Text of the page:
According to the Migration Policy Institute and the Pew Hispanic Center, there was a 233-percent increase in Georgia’s foreign-born population from 1990 to 2000 and an estimated 350,000 illegal immigrants were in the state in 2004. It remains to be seen whether the Georgia Security and Immigration Compliance Act can withstand a constitutional challenge, as the Mexican American Legal Defense and Educational Fund, the nation’s leading Latino legal organization, is preparing for potential litigation.

Worksite Enforcement

Another phenomenon that has made headlines recently is the U.S. government’s renewed interest in worksite enforcement. In April, Immigration and Customs Enforcement (ICE) agents apprehended 1,187 illegal workers in 26 states at plants owned by Houston-based IFCO Systems North America, the nation’s largest pallet supply company. The ICE agents also arrested seven current and former IFCO supervisors. On May 9, 2006, ICE agents arrested four supervisors of Fischer Homes Incorporated and 76 illegal alien workers at Fischer Homes construction sites in Kentucky. Also in May, ICE agents in Missouri arrested the owner of two Mexican restaurants in Missouri and Iowa on criminal charges of knowingly hiring illegal aliens. Twenty-one illegal aliens were arrested during the execution of search warrants on the restaurants. An investigation revealed that many of the employees had not been asked to complete any paperwork or provide documentation to work at the restaurants.

The Chinese owner of Golden China Buffet in Louisville, Kentucky, and eight illegal alien workers that he was housing and transporting to and from work were arrested on May 10, 2006. On May 11, 2006, Hui Guo, a lawful permanent resident alien and citizen of China, pleaded guilty in Albany, New York, to one count of hiring and harboring illegal aliens in connection with two Dragon Buffet chain restaurants he operated in the Albany area. In late May, ICE agents arrested five illegal aliens from Mexico at a Wichita, Kansas Cessna plant on immigration violations. It appears that the Department of Homeland Security is expanding its efforts to target employers who hire illegal immigrants.

On June 5, 2006, the United States Supreme Court announced its decision in Mohawk Industries v. Williams, a class action brought against Georgia carpet manufacturer Mohawk Industries under the Racketeer Influenced and Corrupt Organizations Act (RICO). The case started in 2004, when four hourly employees of Mohawk Industries filed suit in federal court in Georgia, claiming that the hiring of undocumented immigrants depressed their wages and cost them thousands of dollars in workers’ compensation. Mohawk Industries, the nation’s second-largest manufacturer of rugs and carpeting, employs more than 30,000 people and has been a fixture in northwest Georgia for 120 years. While the Court rejected the racketeering angle and ordered the Eleventh Circuit to reconsider the case in light of another opinion in another RICO case, Mohawk Industries demonstrates the manner in which immigration issues are quickly becoming business litigation issues as well.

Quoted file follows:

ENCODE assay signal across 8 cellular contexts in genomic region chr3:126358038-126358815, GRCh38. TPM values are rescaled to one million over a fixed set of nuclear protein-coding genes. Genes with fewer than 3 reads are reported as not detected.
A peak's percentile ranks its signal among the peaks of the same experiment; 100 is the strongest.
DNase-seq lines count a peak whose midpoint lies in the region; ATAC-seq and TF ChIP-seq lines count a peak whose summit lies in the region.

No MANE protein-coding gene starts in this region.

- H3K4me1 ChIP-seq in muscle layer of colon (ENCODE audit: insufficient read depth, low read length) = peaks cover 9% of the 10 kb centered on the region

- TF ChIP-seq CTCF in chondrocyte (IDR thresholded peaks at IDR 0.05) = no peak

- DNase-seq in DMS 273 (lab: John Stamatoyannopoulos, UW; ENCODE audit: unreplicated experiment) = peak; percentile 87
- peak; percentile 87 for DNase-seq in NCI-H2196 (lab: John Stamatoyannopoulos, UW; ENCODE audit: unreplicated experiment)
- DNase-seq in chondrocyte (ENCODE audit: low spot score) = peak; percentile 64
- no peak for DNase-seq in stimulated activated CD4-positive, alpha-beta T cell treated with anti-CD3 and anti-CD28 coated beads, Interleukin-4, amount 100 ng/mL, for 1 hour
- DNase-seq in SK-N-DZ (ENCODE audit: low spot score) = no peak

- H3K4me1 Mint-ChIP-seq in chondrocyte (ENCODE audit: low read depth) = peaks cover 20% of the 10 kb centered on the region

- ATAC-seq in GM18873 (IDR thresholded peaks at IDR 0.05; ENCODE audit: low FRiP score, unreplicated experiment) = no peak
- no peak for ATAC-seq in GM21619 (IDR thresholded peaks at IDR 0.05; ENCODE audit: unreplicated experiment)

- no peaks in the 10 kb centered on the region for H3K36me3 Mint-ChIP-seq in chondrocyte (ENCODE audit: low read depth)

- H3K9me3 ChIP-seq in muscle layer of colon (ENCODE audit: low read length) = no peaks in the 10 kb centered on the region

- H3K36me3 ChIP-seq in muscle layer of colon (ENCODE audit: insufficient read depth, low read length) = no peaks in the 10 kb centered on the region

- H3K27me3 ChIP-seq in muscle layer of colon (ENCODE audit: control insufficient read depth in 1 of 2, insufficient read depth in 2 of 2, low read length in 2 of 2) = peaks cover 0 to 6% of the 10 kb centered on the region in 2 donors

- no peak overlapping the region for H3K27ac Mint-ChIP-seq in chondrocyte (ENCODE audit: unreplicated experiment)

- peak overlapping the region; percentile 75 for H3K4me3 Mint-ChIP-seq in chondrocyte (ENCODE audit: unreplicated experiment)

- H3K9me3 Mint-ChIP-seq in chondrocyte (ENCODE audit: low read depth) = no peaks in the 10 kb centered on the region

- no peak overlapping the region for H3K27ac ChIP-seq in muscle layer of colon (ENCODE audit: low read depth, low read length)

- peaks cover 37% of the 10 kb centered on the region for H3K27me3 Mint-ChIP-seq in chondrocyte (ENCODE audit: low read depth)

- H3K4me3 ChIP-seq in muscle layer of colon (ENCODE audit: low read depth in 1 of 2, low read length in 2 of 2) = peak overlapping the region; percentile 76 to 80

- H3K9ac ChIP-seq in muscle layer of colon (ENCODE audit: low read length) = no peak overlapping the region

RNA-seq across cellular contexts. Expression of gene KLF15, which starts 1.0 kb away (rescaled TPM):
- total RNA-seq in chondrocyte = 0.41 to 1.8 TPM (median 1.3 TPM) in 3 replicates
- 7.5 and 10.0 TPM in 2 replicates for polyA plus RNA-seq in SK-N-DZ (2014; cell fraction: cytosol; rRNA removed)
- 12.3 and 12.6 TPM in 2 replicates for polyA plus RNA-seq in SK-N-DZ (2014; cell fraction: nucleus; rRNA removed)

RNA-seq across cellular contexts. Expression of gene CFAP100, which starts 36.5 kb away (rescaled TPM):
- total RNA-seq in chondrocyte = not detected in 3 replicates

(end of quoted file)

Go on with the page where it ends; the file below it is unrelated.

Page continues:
H-1B Blackout

To make matters even more challenging, the U.S. Citizenship and Immigration Services (USCIS) announced on June 1, 2006 that it had met, in less than two months, the 65,000 H-1B congressionally mandated cap for the 2007 fiscal year. The H-1B visa is utilized by U.S. businesses and other organizations to employ international workers in specialty occupations that require particular expertise. Typical H-1B occupations include scientists, architects, engineers, systems analysts, accountants, doctors and college professors. The cap means that companies needing workers with critical skills will have to wait more than a year before they can obtain this needed expertise. This blackout on H-1B visas and the lack of urgency in Congress in deciding how to address the skilled labor force shortage continues to affect U.S. global competitiveness.

Where Do We Go From Here?

Since our nation’s founding, we have been a country of immigrants, striving to attract the best and the brightest from around the world to help shape the diverse culture we proudly call America. Our immigration history has been colorful and ever changing as discussed in detail in the immigration article in the Summer 2005 issue of Trust The Leaders.

In March of this year, Bill Gates told leaders of both major political parties that immigration is Microsoft’s number one issue in Washington. “If we hope to maintain our economic and intellectual leadership in the U.S., we must renew this commitment,” Gates said in a letter to lawmakers. “Unless there is reform, American competitiveness will suffer as other countries benefit from the international talent that U.S. employers cannot hire or retain.”

According to the Senate version of immigration reform, if there is to be legalization of illegal immigrants already in the U.S., an estimated 8 million people would qualify and be put on a path to citizenship. According to Sen. John McCain (R-Ariz.), who is chief co-sponsor of the Senate bill along with Sen. Edward M. Kennedy (D-Mass.), legalization is really the only viable solution and the status quo is not acceptable. “You can’t send them back, so you have to find a way to give them a very tough path to citizenship,” says McCain. Sen. McCain’s message to the House is clear: “Our effort and our dedication and our commitment to you is we will sit down and negotiate in good faith to try to resolve an issue that all of you are in total agreement must be resolved. And we will listen to you, and we hope you will listen to us with respect, and we know we can work it out.”